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Het huis van de spin by Paul Bowles

Het huis van de spin (original 1955; edition 1986)

by Paul Bowles

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370429,266 (3.8)27
Title:Het huis van de spin
Authors:Paul Bowles
Info:Amsterdam Contact 1986
Collections:Your library, Literatuur
Tags:20e eeuw, Afrika, Amerika, Amerikaanse literatuur, Beat Generation, Bowles, Klassieker, Kolonialisme, Kolonisatie, Hedendaagse fictie, Fez, Fictie, Literatuur, Midden-Oosten, Marokko, Nationalisme, Roman, Politiek, Verhalen, Verenigde Staten

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The Spider's House by Paul Bowles (1955)


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"Bowles, Paul, The Spider’s House, New York, The Sparrow Press, 1955

The story revolves around two characters from totally different cultures. Alain Stenham is an American author living in Morocco, where he has been for many years. He is writing a novel and is trying to understand the Moslem culture about him. To that end he has learned rudimentary Arabic. Amar, a Cherif, a descendent of Mohamed, is completely untutored but believes he has a spiritual insight which often gives him the confidence to meet new situations in an open and honest way that serves him well.
The story involves a plan of the Istiqlal(the Communists) to begin the uprising that will eventually lead to the withdrawal of the French, and independence for Morocco. Stenham would like to hold back the changes which the future will force on the Moroccan /Muslim culture.
Thru Amar we learn about the fundamentalist belief which guides him and the entire rural population. The appreciation for all Allah has given, no matter how very little, the fatalism involved in the will of Allah, which precludes any fear of death., the recognition that Christians and Jews are tools of the devil, with western women as the most visible with their immodest fashion, makeup, and independence which reveals them as whores, all, with the word of the Koran, underscore his existence as being blessed by Allah.
When Stenham, and an American tourist who eventually becomes his girlfriend and lover and Amar finally meet at the point of a religious celebration and the abortive uprising they begin their struggle to recognize the similarities and most obviously, the differences between their beliefs. It becomes evident that their attempts, outside of their mutual commitment to tolerance, will fail to bridge that chasm. They listen, talk but do not understand that finally the distance between western pragmatism and Eastern fatalism is too great. The story ends with what may be a fatal misunderstanding.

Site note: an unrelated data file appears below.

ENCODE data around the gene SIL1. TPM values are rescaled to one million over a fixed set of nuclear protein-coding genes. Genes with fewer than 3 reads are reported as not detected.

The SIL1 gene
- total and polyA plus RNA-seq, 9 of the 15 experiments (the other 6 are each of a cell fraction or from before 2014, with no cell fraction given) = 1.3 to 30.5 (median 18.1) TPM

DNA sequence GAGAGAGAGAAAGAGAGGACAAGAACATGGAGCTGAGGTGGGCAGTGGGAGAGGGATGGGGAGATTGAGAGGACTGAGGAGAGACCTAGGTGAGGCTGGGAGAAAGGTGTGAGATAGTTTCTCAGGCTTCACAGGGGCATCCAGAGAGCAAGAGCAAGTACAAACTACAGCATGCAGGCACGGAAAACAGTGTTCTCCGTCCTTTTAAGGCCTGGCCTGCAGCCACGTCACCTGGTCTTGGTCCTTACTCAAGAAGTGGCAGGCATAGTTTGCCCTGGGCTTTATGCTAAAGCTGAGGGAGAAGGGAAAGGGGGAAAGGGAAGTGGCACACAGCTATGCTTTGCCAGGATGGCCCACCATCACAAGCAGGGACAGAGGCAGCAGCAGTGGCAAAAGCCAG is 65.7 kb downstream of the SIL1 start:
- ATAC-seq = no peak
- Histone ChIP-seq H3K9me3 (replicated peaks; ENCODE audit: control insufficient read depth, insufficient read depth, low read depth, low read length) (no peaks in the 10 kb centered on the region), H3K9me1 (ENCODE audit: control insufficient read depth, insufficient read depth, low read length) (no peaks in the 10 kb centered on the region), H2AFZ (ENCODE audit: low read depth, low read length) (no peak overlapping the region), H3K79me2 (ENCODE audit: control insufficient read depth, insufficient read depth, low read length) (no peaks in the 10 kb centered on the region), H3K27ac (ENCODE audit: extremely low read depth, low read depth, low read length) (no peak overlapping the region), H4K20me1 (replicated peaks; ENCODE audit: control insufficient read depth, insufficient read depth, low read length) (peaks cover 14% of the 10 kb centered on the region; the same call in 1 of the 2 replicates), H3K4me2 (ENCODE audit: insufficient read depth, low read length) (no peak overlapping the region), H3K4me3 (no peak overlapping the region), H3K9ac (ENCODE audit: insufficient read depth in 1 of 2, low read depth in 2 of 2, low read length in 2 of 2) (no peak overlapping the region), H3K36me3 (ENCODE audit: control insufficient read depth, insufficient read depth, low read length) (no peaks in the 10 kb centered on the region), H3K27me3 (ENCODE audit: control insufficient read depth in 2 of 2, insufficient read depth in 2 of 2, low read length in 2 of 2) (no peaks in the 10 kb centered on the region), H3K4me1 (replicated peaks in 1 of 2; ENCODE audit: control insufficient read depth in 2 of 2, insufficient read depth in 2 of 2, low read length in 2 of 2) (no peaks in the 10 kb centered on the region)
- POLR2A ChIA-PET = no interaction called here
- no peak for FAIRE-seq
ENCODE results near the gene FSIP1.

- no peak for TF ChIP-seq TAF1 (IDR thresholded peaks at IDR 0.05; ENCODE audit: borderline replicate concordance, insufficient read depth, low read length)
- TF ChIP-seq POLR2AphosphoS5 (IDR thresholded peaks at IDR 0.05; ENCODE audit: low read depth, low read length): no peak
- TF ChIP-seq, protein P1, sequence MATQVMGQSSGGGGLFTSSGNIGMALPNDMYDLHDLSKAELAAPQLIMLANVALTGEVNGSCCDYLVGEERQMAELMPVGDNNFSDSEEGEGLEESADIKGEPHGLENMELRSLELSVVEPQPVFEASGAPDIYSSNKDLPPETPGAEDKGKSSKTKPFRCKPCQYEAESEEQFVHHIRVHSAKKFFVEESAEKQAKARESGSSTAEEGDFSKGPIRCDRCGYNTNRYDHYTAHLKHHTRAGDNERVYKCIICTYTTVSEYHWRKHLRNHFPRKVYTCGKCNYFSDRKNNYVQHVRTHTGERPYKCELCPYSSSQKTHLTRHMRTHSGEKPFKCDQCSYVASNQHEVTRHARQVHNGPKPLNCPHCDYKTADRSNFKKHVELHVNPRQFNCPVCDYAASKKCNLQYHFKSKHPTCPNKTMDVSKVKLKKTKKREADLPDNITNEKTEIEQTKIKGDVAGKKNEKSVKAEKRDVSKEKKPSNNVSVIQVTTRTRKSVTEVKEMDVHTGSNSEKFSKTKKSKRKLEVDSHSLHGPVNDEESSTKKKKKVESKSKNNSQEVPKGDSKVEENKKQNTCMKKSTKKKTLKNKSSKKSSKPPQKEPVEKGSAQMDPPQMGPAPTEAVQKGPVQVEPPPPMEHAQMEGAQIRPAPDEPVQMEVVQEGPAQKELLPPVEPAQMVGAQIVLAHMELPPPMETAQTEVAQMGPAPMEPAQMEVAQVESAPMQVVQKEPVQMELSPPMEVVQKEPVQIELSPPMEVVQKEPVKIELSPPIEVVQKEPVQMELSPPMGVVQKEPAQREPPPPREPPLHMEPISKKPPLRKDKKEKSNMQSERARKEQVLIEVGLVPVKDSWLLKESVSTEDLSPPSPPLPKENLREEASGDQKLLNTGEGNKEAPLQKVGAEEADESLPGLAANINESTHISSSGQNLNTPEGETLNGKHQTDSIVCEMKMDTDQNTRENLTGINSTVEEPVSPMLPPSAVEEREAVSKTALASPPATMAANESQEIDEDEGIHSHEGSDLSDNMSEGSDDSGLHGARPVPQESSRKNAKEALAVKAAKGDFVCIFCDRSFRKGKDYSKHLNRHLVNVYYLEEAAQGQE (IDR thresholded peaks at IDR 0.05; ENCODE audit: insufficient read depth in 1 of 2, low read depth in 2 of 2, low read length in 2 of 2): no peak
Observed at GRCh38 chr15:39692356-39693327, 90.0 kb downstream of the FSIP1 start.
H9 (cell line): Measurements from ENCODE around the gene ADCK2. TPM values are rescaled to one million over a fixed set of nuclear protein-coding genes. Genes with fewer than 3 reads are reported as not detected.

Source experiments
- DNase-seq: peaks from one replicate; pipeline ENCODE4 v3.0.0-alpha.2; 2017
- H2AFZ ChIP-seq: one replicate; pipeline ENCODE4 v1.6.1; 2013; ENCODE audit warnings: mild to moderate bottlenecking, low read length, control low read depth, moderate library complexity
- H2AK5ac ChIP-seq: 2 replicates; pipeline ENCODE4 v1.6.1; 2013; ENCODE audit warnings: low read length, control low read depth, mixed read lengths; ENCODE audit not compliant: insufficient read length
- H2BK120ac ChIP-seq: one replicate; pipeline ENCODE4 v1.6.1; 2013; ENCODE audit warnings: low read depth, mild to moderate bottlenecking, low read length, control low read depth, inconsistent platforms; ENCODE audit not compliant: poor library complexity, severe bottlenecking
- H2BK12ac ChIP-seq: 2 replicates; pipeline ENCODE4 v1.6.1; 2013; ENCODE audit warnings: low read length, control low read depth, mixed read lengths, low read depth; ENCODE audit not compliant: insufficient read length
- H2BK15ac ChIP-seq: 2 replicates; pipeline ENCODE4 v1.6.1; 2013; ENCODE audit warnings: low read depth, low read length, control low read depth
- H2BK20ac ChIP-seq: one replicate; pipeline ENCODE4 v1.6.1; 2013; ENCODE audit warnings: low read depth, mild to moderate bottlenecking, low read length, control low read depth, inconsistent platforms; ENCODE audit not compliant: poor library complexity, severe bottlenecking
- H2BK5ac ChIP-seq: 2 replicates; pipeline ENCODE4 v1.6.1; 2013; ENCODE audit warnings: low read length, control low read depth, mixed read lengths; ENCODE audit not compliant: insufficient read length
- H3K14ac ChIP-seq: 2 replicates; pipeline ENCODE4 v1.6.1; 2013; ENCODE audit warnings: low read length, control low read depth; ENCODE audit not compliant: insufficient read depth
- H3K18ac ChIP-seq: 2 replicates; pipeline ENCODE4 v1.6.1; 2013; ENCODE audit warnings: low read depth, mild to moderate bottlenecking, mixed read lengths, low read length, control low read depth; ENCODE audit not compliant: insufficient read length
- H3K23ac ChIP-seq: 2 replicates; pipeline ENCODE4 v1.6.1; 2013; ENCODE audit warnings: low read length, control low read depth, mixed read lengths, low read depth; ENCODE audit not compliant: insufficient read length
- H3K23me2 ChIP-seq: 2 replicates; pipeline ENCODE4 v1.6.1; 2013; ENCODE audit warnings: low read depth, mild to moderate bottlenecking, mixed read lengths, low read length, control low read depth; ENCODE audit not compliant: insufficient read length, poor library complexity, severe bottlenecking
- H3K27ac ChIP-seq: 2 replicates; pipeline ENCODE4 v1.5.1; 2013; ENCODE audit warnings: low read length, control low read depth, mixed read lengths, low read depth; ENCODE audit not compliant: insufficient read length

Interestingly, the Communists, or Isqitlal, have the same difficulties that the other Western cultures have. In order to succeed they have to depend on a change in Moslem-based thinking that doesn’t happen. Ultimately, neither the French nor the Communists are able to redirect the fundamental beliefs of the Moslems. As far as I know, not a single Moslem country has ever been converted to a Communist or a Democratic state. 5-03
(less) " ( )
  Dragavon | Sep 30, 2009 |
It was interesting to read while traveling through Morocco, as Bowles' insights into the culture are always dead-on. However, I think I prefer his non-fiction work better. I just don't find his prose that interesting and realize that I'm more fascinated with the setting rather than his storytelling abilities. ( )
  kwohlrob | Jan 19, 2008 |
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Amazon.com Product Description (ISBN 0061137030, Paperback)

Set in Fez, Morocco, during that country's 1954 nationalist uprising, The Spider's House is perhaps Paul Bowles's most beautifully subtle novel, richly descriptive of its setting and uncompromising in its characterizations. Exploring once again the dilemma of the outsider in an alien society, and the gap in understanding between cultures—recurrent themes of Paul Bowles's writings—The Spider's House is dramatic, brutally honest, and shockingly relevant to today's political situation in the Middle East and elsewhere.

(retrieved from Amazon Thu, 12 Mar 2015 18:24:38 -0400)

(see all 4 descriptions)

Classic fiction. Fez, 1954, and American ex-pat Stenham reluctantly accepts a guide for his night-time walk home through the streets of the Medina. A nationalist uprising is transforming the country, much to the annoyance of Stenham, who enjoys the trappings of the old city. His path soon crosses with the young, illiterate son of a healer, another outsider to the newly politicised life of Morocco, in this brutally honest novel of life in the midst of terrorism, violence and the ugly opportunism that accompanies both. Bowles's most masterly novel combines his classic themes: the conflict of Eastern and Western cultures and the trials of otherness.… (more)

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Penguin Australia

An edition of this book was published by Penguin Australia.

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